(Bloomberg) -- In the heart of California’s rice country, a project that dealt municipal-bond investors one of the biggest high-yield defaults of the past decade is about to ask them for more cash. And there’s every reason to expect burned debtholders to go along.

After years of delay and setbacks including the pandemic and a fire, CalPlant I LLC last year finally finished building a facility that produces a unique type of fiberboard made from a rice-cultivation byproduct called rice straw. The company has equity backing from entities including a subsidiary of the Teachers Insurance & Annuity Association of America and has already borrowed $344 million since 2017 through sales of unrated tax-free debt, most of which is in default.

Still, the plant, which started making panels in November, needs about $18 million more to fully scale up to commercial operations. Bondholders appear to have faith, despite the missed debt payments. The company is poised to win final approval from California officials on Aug. 11 to sell that amount of new securities, most of which will likely go to the existing investors.

The quest for additional financing comes at an opportune time for the borrower: Portfolio managers have plenty of room to plow more money into a struggling venture because there’s so much cash in the $4 trillion muni market seeking tax-free income with a bit of yield. There are other forces at work, too: The residential construction boom has lifted the prices of materials that go into furniture and cabinets. And investors have an incentive to lay out more money if it helps ensure the project succeeds instead of getting caught up in an uncertain bankruptcy process.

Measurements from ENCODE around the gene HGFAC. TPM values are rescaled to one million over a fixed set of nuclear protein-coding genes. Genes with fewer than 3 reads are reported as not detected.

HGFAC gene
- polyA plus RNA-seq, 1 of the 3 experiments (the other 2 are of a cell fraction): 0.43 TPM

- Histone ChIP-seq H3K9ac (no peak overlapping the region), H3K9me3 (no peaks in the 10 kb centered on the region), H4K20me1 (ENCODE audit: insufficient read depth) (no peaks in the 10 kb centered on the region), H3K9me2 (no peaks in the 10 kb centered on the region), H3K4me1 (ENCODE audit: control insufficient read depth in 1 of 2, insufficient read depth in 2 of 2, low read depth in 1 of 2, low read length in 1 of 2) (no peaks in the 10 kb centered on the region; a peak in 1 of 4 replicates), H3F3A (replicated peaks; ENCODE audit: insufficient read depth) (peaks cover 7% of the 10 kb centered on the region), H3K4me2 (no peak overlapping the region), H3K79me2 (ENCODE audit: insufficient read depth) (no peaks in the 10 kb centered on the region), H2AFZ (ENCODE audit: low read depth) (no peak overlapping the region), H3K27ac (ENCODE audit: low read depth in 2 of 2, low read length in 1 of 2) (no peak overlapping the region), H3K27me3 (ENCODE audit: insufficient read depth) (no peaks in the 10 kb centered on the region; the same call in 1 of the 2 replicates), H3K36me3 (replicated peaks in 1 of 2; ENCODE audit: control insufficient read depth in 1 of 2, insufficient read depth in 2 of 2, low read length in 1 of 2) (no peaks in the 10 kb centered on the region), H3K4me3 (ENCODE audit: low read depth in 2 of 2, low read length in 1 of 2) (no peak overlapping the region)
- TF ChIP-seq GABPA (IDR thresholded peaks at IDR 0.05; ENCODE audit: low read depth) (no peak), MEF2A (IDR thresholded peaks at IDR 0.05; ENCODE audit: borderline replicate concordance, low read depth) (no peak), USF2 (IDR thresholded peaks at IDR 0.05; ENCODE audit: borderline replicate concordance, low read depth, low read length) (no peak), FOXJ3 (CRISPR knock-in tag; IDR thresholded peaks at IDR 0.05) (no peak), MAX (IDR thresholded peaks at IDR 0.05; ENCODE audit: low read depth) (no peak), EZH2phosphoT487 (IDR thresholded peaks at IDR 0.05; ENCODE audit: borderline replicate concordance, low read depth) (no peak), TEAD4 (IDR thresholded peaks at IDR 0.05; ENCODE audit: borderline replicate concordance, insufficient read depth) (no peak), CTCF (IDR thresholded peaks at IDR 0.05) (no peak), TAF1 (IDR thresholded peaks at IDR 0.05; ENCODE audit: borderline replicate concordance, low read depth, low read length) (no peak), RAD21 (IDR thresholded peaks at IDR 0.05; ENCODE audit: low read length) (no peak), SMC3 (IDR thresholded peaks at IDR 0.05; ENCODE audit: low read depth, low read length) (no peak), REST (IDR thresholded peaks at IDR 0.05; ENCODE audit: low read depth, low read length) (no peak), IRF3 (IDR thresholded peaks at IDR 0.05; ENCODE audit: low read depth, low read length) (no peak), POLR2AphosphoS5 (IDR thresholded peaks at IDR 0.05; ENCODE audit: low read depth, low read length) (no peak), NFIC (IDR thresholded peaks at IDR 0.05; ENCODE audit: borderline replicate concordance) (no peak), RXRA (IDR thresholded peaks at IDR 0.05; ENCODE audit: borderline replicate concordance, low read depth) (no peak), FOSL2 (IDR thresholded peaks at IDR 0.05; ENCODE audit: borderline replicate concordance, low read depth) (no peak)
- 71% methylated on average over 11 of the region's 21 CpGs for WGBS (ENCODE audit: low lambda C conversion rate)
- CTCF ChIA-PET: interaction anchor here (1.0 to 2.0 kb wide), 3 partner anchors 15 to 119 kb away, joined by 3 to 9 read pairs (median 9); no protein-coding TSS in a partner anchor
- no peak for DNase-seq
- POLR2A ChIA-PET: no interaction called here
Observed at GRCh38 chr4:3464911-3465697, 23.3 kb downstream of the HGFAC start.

It makes sense for bondholders to keep the plant going, said Matt Fabian, a partner at research firm Municipal Market Analytics.

“They’re already educated and exposed and they have money to burn,” he said. “So why not invest it in more CalPlant if that creates a positive outcome? If they remain constructive on the project, then pricing on their bonds remains constructive as well.”

Farmer’s Dream